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Active agents - the effective skin care: lipids, the basic elements


Lipids play an important role among cosmetic active agents for the skin care. In terms of quantity, they are the most frequently used ingredients of cosmetics besides water. Seen from the historic perspective, skin care actually began with the use of lipids. Depending on geographical regions and culture, olive oil, sesame oil, sperm oil and animal lipids of different origin were the first basic skin care substances.


Still today a wide selection of products contains so-called "classic" lipids like beeswax and wool grease. With the development of the petrochemical industry the natural lipids were replaced by the less expensive refined mineral oils. However, they experience quite a revival today due to the fact that the physiological point of view has become more and more important.

Animal fats and vegetable oils

Animal fats and vegetable oils mainly consist of triglycerides that are of glycerine, a trivalent alcohol which is combined with three fatty acids (esterified). When speaking of lipids in today's cosmetic products the term lipid generally is extended to other lipophilic substances like waxes and mineral oils. The difference between oil containing triglyceride and wax oil like jojoba oil consists in the fact that the chemically combined fatty acids are linked with a so-called fatty alcohol (wax ester) instead of glycerine. Wax esters and triglycerides have in common that they can easily integrate into the natural balance of the skin due to their skin-related chemical structure. However, under given physiological conditions triglycerides easier split into their components and depending on their specific composition they may release essential active agents like linoleic acid during this process whereas wax esters retain their structure and complement the natural triglycerides by their skin-protecting function.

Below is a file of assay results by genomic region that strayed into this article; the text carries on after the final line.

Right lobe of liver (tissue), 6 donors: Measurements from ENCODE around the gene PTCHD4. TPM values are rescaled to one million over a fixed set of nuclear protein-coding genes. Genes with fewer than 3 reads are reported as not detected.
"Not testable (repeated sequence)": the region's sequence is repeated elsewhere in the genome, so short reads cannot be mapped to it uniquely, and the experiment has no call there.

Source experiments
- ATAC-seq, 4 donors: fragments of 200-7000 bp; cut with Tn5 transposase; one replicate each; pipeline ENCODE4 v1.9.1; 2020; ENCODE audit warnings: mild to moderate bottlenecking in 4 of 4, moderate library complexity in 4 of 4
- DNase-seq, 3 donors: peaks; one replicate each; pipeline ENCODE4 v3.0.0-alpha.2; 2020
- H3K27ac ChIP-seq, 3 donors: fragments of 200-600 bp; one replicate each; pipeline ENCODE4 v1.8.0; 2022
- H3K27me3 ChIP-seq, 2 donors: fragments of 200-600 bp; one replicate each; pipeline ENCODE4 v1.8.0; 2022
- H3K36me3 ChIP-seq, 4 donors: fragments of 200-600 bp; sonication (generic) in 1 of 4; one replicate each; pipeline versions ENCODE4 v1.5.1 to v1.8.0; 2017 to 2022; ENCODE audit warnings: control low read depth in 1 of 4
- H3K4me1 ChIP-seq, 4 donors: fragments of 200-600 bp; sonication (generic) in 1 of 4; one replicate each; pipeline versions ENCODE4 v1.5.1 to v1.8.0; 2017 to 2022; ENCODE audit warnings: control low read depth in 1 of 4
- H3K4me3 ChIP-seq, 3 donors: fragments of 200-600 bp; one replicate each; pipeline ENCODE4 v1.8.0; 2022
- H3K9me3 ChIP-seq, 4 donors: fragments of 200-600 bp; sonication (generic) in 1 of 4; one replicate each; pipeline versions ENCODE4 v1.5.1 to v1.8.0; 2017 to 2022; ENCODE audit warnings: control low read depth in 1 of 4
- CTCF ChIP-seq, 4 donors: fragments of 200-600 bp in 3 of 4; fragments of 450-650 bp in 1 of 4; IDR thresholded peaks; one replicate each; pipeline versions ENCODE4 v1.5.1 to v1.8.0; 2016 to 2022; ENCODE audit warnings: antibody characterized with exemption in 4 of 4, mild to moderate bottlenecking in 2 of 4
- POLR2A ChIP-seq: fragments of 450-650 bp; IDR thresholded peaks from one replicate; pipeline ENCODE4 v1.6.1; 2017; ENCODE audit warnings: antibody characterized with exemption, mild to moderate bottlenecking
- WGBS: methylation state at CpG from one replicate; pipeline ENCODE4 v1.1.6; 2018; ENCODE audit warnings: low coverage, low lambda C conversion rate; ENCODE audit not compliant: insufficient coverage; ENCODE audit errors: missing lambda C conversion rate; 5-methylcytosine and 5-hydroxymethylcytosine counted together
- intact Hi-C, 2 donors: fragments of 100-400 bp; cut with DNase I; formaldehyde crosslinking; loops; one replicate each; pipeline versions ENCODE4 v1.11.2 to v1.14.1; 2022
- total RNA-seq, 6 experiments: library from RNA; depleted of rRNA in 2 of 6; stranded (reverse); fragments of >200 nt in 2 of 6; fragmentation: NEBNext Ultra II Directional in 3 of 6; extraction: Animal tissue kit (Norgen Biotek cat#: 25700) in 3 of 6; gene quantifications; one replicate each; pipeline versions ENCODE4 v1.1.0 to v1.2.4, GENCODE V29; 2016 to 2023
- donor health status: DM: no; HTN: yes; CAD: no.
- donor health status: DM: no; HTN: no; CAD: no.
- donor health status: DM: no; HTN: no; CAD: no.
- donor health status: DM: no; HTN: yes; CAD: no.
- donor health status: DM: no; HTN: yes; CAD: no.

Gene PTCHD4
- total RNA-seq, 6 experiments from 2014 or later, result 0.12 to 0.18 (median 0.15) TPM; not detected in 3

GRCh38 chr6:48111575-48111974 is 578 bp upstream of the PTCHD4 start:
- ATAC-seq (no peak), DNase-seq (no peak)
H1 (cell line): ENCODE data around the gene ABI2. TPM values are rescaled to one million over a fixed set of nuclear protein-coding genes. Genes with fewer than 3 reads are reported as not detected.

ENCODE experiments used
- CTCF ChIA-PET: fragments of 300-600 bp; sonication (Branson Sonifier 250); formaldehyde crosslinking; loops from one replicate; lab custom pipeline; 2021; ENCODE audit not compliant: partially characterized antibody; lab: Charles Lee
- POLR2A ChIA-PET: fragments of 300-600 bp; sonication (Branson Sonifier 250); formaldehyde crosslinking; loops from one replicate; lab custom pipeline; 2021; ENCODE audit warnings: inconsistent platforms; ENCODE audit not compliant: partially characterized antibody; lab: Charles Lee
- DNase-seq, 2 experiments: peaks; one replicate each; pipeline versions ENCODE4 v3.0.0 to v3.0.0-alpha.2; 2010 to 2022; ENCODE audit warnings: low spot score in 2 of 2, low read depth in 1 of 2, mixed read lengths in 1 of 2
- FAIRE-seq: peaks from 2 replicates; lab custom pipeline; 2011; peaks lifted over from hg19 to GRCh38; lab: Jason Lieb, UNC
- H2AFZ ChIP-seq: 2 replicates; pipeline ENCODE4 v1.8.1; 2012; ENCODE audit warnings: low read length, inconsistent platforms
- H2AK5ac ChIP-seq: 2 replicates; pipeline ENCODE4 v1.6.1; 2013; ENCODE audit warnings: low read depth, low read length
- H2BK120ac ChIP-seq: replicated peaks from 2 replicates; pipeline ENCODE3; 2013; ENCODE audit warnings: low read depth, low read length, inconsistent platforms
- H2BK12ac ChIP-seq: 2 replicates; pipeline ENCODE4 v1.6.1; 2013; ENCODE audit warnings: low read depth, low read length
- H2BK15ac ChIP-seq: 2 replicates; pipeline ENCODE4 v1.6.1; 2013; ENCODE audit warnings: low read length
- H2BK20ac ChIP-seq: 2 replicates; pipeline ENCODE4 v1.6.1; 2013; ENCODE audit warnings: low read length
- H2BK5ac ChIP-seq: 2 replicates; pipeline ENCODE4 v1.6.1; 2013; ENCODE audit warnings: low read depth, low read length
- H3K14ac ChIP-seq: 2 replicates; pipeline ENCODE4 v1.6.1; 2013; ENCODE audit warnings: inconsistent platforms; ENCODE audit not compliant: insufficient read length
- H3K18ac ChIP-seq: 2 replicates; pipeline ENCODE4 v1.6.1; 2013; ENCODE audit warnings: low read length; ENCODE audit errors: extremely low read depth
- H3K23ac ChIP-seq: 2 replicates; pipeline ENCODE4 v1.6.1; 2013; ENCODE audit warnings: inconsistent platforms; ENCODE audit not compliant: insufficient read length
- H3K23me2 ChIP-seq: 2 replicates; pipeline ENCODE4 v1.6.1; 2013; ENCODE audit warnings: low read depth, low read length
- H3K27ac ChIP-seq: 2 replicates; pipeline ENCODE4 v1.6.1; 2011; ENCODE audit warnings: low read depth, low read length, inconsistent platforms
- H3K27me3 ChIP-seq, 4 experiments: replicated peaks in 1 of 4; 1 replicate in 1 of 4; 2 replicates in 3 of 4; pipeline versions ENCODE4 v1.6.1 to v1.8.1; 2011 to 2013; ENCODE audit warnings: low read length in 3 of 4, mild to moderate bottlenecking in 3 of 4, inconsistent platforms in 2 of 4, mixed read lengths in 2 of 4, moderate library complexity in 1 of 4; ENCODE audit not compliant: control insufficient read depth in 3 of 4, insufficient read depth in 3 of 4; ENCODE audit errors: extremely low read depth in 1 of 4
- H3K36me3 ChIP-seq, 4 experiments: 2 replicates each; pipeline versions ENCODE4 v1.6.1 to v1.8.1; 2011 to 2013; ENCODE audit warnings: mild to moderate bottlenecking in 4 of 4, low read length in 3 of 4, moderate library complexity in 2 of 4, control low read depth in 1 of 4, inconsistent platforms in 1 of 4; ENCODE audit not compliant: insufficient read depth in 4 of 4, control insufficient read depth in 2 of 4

Synthetic esters

One special group are synthetic esters consisting of an alcohol and one or more fatty acids. For instance the spreading i.e. creeping oils like isopropyl myristate (IPM) which is widely used in cosmetic products due to its excellent spreading properties belong to this group (for further information regarding the role of lipid-bound fatty acids refer to Beauty Forum 4, 54-56 (2003)).

Smoothing and protecting

Mineral oils and waxes like paraffin oil, vaseline (petrolatum), microcrystalline wax, ceresin (ozocerite) and hard paraffin consist of hydrocarbon compounds with different chain lengths and branches. These substances will not be integrated by the skin and therefore stay on the surface, a fact which explains their excellent smoothing properties. The increase of occlusive capacity involved in this connection reduces the transepidermal water loss, which leads to minor skin swellings and is basically the principle of quite a series of anti-wrinkle products with short term effects. Compared with vegetable oils however, they have a major disadvantage: they slow down the natural regeneration of the skin.